with PsychoEgyptian. Sean and I had

toured together the longest, basically

almost a year from like the end of 2013

until all of 2014 basically. Then V I O L

E N C E and I did kind of a West coast

tour in March and well, I thought of the

project during that time because first of

all I was going to do this Asia tour and

then when I got the deal with !K7 Sean

said one of the options they gave me

was that I could start working on my

own solo album or I could start my own

label which would be a part of !K7. So I

thought that was a cool idea and now

we’re doing it!

7

Also you have more of a freedom to

really curate something and build

another movement, rather than just

doing your own album where you focus

solely on yourself

Mykki: I personally thought that I needed

a break from Mykki Blanco.

But it’s great, because you get a lot more

creative input from these guys and then

when it’s out there it inspires a new

thread of conversation amongst your

fans, I mean how have they perceived

this collective approach?


Mykki: I actually think it’s interesting, I feel like I have

these two groups of fans. I have people who are hyped for

Dogfood Music Group, who are hyped for the album and then

I feel like I have Mykki Blanco fans who think it’s a really cool

thing, but kind of like what dance songs and dance music.

It’s a bit a darker, industrial and more inspired by the

electronic. It’s not quite as accessible, maybe not to a

certain listener

Mykki: But it’s not like a pop-dance song. So like, I

acknowledge that, but I have my own idea of what is a

celebrity and what is important. I’ve seen what it’s like to be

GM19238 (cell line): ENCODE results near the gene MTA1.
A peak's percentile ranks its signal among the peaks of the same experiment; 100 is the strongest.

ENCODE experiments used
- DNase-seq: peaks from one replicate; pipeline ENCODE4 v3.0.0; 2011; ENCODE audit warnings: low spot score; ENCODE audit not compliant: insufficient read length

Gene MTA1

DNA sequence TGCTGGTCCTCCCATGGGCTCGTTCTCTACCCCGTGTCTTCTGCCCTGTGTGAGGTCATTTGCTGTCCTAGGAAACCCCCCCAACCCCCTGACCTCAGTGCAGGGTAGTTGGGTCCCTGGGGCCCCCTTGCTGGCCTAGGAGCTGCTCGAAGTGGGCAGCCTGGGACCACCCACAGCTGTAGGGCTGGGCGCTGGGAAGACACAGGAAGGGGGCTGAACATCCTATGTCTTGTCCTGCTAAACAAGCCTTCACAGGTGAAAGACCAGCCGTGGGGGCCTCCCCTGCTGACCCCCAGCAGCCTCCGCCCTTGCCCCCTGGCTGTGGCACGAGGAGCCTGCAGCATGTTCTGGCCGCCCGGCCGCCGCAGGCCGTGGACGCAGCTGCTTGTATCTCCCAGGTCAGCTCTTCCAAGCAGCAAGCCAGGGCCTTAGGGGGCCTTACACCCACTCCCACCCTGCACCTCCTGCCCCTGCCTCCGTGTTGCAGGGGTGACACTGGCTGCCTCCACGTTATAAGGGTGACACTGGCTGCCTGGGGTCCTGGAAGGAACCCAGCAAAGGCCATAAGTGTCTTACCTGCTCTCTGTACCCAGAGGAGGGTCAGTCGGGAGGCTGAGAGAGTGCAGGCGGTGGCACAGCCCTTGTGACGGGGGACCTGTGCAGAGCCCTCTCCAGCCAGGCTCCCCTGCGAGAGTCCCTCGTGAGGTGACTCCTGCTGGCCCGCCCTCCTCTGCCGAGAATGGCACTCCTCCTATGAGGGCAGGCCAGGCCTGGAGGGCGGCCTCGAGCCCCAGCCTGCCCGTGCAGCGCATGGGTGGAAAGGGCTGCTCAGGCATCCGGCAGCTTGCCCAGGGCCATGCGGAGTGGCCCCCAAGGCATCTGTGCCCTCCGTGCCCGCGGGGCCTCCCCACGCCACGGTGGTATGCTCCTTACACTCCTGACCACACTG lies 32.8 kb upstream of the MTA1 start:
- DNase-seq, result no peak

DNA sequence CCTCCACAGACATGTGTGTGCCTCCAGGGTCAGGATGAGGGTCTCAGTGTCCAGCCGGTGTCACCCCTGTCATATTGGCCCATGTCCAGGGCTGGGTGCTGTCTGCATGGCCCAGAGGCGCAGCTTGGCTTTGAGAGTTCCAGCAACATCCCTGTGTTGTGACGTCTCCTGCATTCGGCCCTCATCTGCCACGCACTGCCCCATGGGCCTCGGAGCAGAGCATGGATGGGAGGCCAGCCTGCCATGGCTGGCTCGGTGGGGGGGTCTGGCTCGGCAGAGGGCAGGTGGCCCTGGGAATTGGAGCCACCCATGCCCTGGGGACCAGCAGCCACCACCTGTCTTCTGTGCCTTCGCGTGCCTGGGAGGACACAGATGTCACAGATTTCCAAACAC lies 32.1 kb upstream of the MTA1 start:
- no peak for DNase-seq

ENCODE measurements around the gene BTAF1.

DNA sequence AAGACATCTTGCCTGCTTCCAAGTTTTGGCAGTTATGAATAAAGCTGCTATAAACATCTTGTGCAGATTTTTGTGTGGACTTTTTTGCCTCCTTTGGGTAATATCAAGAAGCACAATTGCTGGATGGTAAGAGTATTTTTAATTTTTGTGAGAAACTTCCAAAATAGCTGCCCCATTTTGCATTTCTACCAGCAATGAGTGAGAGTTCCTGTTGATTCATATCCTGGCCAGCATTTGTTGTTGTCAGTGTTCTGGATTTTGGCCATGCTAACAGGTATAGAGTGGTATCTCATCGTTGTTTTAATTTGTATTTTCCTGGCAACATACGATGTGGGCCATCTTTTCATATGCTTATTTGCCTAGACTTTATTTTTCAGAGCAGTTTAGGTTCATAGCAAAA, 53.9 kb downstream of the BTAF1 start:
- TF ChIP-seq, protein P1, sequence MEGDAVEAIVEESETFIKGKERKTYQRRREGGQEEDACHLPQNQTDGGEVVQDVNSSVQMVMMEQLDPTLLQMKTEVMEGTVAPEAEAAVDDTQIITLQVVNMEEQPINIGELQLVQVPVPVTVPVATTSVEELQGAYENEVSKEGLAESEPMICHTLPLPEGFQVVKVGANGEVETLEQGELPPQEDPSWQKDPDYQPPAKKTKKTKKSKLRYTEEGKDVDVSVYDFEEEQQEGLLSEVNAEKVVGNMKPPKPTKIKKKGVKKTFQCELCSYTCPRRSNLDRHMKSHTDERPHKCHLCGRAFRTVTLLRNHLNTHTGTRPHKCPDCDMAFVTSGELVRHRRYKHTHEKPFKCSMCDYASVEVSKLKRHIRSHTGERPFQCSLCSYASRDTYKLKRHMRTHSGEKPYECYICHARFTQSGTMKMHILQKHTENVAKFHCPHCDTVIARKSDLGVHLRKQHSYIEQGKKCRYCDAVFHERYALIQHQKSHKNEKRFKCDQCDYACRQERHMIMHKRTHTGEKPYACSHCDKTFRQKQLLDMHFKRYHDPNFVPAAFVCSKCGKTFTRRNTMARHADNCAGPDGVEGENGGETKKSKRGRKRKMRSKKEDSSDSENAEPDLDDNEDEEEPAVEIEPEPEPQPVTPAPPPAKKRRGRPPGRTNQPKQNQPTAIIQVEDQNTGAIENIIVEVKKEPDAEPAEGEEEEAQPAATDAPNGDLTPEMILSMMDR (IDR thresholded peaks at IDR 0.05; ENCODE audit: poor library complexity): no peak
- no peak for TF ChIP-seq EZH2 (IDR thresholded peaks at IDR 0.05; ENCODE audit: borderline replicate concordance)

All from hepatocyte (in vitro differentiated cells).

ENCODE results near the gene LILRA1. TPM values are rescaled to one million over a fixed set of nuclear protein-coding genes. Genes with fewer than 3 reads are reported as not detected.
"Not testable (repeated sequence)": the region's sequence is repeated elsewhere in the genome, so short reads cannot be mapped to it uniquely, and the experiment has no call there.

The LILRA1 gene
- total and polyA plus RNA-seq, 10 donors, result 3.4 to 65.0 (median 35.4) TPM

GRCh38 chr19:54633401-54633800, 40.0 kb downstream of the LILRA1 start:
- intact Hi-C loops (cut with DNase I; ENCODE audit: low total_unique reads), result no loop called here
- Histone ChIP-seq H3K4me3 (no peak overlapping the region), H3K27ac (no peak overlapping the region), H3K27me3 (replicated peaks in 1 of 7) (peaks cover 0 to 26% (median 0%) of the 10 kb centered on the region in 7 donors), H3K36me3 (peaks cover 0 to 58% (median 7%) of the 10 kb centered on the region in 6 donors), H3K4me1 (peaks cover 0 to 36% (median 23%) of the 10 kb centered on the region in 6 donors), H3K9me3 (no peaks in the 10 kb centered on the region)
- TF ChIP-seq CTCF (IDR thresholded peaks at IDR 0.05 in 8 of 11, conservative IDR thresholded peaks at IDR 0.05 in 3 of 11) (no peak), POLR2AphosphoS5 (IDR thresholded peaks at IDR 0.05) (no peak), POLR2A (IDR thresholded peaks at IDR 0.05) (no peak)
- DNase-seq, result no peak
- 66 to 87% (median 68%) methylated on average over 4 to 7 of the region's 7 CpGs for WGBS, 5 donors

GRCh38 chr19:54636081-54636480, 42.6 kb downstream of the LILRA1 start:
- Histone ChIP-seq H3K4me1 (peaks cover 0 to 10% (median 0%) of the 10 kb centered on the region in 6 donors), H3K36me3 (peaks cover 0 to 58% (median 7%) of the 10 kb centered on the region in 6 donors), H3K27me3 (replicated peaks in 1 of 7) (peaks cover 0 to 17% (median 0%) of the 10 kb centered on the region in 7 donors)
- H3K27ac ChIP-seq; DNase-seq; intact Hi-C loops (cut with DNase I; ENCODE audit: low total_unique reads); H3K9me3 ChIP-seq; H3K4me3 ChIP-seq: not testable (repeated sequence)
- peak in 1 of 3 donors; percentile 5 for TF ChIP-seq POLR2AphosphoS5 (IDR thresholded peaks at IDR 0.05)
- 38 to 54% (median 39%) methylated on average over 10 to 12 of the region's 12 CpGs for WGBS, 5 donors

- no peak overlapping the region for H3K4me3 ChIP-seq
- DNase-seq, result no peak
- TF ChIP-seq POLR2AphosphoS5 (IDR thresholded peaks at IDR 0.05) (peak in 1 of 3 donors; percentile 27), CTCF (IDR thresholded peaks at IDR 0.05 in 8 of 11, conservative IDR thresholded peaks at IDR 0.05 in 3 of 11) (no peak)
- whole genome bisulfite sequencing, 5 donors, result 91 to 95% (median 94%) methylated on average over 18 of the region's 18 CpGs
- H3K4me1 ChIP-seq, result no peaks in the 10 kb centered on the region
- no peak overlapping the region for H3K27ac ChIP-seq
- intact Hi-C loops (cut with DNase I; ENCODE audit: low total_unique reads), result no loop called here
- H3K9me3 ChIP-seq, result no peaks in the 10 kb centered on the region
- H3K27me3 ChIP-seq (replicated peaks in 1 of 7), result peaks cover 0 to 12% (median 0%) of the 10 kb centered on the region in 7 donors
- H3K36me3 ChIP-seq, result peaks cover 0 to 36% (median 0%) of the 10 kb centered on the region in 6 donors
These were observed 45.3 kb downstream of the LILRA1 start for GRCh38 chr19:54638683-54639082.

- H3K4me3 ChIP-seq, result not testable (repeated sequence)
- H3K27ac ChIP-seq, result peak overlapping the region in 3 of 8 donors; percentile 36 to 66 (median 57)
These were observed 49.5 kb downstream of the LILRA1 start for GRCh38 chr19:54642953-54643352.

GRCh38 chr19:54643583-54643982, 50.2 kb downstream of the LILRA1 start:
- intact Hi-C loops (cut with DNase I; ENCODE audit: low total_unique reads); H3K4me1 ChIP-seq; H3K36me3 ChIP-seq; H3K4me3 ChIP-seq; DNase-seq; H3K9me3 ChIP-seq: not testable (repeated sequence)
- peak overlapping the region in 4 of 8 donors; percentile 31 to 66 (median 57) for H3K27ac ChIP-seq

rich and not famous. [Laughs] And I feel like once you see

that, once you realise what that is, you know you can do your

own thing and not have to be part of this particular group.

I mean, I would consider even the indie community to be

similar. It’s okay to do your own thing and flex a little bit. I

mean, I am still working on Mykki Blanco stuff but this is my

focus right now.

Your mission statement was to disrupt things a little bit in

the music industry, do you have examples of how you’re

planning to do that or is it all very organic?

Sean: I’ve thought about it, I think it’s going to be very

organic yeah. We’re not very like contrived. We do a lot of

plotting and scheming creatively but nothing like contrived.

Palmtrees: We’re more about being ourselves. The things

that we stand for and the things we already believe in are

put into whatever we make.

Mykki: You know, when you make a press release you have

to try to encapsulate in words what really is the feeling

and I think that already what’s going to happen is that you

know, the album comes out, you have this visual idea of

something we’re trying to communicate but still that kind

of moment that I’ve been waiting for is the tour. Seeing the

show live is going to translate everything, you know what I

mean? It’s going to be the link between what you’ve heard

on SoundCloud, Spotify, iTunes, however you got the album,

what you’ve seen on YouTube vs real life. I had to write a

press release to describe my vision, but what it is that we

embody I think people will really understand with this tour.

Is that part of the reason why you decided to make that

short film? To give people more of a feeling of what things